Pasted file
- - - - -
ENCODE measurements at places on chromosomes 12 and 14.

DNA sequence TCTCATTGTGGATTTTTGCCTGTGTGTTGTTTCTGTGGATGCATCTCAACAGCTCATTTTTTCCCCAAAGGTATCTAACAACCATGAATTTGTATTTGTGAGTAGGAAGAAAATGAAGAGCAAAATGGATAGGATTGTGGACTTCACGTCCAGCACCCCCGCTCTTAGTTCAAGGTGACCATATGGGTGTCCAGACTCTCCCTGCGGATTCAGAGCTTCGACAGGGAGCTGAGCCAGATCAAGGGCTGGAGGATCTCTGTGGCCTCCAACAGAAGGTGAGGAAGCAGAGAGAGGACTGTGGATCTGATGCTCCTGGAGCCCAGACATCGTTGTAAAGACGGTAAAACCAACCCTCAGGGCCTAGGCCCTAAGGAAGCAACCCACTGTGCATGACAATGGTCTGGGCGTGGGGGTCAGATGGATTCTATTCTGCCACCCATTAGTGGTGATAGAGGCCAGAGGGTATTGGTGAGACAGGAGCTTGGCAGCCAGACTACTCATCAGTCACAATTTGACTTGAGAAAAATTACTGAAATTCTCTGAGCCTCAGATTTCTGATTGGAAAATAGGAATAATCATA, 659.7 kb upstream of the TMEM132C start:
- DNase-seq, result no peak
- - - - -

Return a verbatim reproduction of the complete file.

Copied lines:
ENCODE measurements at places on chromosomes 12 and 14.

DNA sequence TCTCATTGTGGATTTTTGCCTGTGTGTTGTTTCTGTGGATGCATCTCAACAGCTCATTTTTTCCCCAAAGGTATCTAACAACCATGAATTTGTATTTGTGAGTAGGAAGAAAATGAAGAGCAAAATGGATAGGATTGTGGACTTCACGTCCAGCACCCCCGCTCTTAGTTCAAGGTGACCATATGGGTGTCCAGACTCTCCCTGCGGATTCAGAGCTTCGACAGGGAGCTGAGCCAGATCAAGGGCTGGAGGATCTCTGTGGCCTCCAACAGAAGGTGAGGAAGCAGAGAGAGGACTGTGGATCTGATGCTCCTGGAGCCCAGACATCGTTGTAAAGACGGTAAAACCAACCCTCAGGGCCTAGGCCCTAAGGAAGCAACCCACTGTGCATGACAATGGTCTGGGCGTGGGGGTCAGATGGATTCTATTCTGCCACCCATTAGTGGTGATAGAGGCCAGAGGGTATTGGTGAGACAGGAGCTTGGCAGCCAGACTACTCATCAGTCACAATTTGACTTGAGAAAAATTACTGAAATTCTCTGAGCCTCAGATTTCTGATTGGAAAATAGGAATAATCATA, 659.7 kb upstream of the TMEM132C start:
- DNase-seq, result no peak